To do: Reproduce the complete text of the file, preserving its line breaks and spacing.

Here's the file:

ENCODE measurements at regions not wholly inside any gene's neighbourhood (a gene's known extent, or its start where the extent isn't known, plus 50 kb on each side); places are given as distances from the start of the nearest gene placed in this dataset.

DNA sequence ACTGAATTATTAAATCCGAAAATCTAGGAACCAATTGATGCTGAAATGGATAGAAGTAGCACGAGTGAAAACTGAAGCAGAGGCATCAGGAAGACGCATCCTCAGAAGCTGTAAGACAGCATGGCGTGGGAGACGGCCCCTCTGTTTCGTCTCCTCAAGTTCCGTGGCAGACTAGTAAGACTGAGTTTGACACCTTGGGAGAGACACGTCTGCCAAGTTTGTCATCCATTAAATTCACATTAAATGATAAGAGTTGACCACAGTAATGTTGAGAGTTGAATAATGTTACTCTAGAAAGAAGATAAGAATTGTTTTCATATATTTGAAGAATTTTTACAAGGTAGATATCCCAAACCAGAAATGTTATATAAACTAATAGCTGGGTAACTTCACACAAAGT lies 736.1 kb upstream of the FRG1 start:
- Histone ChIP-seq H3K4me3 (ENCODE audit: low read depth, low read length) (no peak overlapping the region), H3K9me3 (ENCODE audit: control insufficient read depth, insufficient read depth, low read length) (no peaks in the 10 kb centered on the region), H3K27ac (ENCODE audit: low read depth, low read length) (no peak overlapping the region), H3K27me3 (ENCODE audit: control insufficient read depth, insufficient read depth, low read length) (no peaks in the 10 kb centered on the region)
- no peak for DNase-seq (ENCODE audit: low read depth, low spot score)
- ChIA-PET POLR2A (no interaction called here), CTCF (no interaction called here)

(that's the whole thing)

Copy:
ENCODE measurements at regions not wholly inside any gene's neighbourhood (a gene's known extent, or its start where the extent isn't known, plus 50 kb on each side); places are given as distances from the start of the nearest gene placed in this dataset.

DNA sequence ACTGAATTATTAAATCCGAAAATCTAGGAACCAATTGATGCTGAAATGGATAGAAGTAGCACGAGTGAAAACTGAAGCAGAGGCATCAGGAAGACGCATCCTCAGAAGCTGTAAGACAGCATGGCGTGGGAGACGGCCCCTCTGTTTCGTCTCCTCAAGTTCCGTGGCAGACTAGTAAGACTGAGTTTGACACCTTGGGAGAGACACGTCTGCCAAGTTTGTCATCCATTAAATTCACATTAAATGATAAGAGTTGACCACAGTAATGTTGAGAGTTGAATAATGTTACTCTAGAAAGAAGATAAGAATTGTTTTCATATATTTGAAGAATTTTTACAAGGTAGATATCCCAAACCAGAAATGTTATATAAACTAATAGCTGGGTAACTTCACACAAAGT lies 736.1 kb upstream of the FRG1 start:
- Histone ChIP-seq H3K4me3 (ENCODE audit: low read depth, low read length) (no peak overlapping the region), H3K9me3 (ENCODE audit: control insufficient read depth, insufficient read depth, low read length) (no peaks in the 10 kb centered on the region), H3K27ac (ENCODE audit: low read depth, low read length) (no peak overlapping the region), H3K27me3 (ENCODE audit: control insufficient read depth, insufficient read depth, low read length) (no peaks in the 10 kb centered on the region)
- no peak for DNase-seq (ENCODE audit: low read depth, low spot score)
- ChIA-PET POLR2A (no interaction called here), CTCF (no interaction called here)